The definition of anger given in my trusty Funk and Wagnalls dictionary is: A feeling of sudden and strong displeasure and antagonism directed against the cause of an assumed wrong or injury.
To me, the key word here is “assumed”, for we tend to blame others and their words or actions for the anger we feel, when, in reality, we are often reacting to an inner sensitivity that has built up within us from some previous situation(s). The subconscious mind remembers everything!
To quote from Adult Children: The Secrets of Dysfunctional Families: “For many of us, this (anger) is the only emotion. For others, it’s the only one we don’t allow ourselves. Anger is paradoxically frightening and liberating. It can be a deceptive con, a trick to hide all other emotions. It can get us out of a jam quicker than anything else. It relieves us of responsibility. … It can make us feel right whether we’re right or wrong.”
We need to always remember that anger is a secondary emotion, covering up some other emotion such as fear, shame, guilt or hurt. Looking behind our anger for that other emotion can be scary, but also freeing if we investigate a bit. When we can feel emotions without being them, we can start paying attention to what they are saying. And by watching the thoughts that arise in our minds during the emotion, we can discover the ideas and images upon which it is based. Sometimes this can be a truly profound experience!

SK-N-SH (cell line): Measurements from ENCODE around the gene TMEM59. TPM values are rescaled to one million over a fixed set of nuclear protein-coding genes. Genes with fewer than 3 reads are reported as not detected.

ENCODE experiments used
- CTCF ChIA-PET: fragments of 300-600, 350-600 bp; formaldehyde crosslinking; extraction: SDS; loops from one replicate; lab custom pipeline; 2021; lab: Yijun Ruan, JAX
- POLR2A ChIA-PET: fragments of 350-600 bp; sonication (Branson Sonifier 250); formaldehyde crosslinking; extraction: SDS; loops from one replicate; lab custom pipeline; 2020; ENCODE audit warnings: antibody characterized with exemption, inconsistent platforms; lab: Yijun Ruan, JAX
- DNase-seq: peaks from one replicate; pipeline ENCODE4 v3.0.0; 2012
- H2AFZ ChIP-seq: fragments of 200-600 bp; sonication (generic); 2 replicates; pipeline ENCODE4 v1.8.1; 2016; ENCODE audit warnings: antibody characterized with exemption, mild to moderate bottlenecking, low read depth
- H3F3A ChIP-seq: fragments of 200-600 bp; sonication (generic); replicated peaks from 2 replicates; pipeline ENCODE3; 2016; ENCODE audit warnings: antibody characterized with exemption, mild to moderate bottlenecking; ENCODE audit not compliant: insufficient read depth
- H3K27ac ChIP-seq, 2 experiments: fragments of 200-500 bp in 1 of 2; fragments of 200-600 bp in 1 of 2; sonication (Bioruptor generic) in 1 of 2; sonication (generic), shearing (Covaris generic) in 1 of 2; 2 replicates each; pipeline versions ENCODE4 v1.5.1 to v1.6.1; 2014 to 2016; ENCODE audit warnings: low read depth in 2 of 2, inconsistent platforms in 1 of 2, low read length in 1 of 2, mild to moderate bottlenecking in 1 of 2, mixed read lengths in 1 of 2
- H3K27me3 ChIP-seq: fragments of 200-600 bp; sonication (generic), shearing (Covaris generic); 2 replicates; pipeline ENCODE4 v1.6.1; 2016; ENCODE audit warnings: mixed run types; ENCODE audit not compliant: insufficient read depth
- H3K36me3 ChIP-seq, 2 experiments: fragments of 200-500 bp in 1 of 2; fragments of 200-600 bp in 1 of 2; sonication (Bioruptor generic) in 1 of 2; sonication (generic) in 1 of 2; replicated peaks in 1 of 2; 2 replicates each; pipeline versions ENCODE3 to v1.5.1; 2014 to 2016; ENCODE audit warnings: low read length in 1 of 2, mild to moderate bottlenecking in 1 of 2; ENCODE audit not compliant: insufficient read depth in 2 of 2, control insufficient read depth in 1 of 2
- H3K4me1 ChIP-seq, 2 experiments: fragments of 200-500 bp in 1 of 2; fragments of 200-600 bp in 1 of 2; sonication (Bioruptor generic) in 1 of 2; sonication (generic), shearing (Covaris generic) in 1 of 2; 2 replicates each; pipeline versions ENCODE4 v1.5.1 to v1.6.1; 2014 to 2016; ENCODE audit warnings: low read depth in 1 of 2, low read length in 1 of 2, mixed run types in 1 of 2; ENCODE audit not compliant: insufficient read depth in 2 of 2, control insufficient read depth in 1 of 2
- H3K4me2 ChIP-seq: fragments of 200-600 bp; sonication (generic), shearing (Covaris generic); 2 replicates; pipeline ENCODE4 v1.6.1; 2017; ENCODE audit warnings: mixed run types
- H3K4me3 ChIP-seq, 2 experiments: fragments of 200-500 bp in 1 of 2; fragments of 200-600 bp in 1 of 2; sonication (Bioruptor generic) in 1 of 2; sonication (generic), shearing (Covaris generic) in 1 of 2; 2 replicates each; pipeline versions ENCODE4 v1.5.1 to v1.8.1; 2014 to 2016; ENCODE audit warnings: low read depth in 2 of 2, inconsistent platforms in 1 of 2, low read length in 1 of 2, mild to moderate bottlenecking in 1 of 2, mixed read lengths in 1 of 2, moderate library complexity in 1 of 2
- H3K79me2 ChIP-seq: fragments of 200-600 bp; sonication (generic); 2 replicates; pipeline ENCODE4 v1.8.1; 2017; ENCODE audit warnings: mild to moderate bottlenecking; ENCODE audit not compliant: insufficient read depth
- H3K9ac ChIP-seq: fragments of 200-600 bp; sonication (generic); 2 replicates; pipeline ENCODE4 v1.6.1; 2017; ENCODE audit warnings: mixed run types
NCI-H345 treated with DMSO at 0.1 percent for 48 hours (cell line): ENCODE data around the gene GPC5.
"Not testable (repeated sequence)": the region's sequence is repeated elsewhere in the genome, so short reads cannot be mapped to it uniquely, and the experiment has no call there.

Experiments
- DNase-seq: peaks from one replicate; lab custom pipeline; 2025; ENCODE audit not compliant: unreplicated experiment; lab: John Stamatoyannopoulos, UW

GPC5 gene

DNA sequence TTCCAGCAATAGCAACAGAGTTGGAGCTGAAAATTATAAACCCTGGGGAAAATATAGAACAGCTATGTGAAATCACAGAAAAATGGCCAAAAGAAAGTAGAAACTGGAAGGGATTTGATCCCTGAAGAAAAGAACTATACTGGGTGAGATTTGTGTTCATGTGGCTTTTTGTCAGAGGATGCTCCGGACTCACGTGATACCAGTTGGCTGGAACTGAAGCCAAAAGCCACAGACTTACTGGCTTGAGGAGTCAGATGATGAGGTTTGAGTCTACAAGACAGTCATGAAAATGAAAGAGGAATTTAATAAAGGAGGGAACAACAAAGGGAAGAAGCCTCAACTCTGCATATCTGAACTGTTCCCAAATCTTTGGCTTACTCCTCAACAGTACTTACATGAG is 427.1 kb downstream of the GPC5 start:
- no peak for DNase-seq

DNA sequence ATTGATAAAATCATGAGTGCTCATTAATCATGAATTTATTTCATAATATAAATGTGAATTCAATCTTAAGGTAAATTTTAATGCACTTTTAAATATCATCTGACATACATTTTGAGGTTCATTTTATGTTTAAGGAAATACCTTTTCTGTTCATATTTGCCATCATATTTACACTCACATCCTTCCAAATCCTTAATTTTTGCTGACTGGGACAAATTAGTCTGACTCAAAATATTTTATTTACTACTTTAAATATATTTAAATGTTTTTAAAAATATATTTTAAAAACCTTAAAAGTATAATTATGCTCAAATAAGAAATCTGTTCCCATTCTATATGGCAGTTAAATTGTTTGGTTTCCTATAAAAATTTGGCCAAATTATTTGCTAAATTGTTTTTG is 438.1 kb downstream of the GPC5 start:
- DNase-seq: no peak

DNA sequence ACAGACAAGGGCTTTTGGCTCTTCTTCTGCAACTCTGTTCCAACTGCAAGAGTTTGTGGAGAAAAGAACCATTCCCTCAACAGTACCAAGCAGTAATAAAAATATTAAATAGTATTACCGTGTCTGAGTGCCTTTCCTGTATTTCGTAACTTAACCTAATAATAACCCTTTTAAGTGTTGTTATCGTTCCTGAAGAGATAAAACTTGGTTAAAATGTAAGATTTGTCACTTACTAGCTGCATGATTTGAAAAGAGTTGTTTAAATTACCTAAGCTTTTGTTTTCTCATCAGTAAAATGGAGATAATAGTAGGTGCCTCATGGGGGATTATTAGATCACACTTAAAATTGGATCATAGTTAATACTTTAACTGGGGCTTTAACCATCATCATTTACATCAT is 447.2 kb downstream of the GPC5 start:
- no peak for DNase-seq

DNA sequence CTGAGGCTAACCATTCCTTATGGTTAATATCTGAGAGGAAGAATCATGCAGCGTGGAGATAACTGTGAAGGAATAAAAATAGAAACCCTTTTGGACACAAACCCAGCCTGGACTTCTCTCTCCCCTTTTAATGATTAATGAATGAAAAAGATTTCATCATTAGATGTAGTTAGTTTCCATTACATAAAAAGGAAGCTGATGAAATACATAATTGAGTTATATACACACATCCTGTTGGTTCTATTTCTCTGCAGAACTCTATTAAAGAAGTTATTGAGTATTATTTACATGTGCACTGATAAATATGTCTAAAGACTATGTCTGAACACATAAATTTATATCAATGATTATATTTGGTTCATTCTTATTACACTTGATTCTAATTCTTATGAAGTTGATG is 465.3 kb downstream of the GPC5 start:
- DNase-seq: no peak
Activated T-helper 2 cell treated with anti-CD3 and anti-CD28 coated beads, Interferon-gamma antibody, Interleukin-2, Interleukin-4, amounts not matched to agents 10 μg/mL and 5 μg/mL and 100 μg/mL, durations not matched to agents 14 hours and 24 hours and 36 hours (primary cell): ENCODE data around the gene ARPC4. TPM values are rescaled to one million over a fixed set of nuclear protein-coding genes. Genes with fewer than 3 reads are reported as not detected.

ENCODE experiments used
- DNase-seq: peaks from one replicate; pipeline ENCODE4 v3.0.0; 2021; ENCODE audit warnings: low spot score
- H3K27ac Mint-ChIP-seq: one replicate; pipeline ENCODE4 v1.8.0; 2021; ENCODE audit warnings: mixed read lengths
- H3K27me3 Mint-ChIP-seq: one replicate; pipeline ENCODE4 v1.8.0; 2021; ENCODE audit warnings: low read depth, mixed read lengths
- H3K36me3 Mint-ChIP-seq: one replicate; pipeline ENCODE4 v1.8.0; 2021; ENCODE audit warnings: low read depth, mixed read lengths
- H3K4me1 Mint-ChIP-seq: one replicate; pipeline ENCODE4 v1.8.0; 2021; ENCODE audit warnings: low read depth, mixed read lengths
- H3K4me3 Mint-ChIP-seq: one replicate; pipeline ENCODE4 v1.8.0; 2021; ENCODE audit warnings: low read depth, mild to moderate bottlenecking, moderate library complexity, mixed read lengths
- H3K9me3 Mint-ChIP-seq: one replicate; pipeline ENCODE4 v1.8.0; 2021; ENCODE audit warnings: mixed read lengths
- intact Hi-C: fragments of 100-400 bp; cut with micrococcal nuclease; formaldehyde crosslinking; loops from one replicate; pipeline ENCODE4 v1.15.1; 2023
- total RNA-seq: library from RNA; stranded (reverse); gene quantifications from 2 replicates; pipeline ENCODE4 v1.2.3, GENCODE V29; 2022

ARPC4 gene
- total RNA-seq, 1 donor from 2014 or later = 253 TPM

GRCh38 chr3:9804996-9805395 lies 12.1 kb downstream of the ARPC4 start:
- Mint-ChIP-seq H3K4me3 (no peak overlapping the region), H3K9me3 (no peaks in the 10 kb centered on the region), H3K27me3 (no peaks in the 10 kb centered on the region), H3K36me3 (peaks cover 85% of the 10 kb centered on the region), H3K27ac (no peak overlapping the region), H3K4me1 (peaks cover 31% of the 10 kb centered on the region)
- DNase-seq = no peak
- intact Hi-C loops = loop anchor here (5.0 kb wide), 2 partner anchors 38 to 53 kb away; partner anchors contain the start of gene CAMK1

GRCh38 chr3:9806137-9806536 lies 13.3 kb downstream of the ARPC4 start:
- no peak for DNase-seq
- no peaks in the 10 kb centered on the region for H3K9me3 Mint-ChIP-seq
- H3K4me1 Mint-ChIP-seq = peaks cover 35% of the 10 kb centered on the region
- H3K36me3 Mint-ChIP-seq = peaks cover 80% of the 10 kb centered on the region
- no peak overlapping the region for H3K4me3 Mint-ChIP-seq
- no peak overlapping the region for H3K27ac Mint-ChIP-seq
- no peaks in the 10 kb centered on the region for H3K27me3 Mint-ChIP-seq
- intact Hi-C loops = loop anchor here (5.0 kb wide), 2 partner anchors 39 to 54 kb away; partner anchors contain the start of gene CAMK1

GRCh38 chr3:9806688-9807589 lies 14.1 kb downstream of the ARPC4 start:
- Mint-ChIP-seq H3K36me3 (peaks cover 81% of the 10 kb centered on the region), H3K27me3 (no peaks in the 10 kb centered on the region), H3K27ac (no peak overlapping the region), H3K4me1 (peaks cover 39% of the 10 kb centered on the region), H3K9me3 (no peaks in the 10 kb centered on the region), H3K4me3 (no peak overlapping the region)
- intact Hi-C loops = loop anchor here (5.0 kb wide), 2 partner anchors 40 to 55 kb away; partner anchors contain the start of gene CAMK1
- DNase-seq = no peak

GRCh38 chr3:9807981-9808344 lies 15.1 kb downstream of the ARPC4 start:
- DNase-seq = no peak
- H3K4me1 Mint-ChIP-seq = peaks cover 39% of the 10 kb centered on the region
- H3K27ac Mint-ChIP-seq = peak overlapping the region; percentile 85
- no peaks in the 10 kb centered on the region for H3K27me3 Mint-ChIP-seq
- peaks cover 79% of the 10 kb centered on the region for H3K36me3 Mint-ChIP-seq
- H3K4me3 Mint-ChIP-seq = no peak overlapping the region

I personally used to react with anger when faced with a comment like, “Oh, that’s a man’s job.” I’d immediately heatedly retort that a woman could do it just as well! Where did that anger come from? It took me a while to realize that I had been told in my early teens that education would be wasted on me since I would just get married anyway. I guess being the only girl in my family (six older brothers!) and being a Leo, I really resented the inference that I was less important to this world than a man. Now that I’ve dealt with that reason for my anger and know that within I’m OK, I can laugh at such a comment instead of getting all upset.
Here are a couple of words of wisdom that I’ve come across over the years:
“Anger is an acid that can do more harm to the container in which it is stored than to anything on which it is poured.”
“We arm those we hate with the energy of our anger; so it is not they who conquer us, but we ourselves.”
That dictionary definition is bang on, isn’t it?
Mary Underhill is a stress therapist and grief counsellor.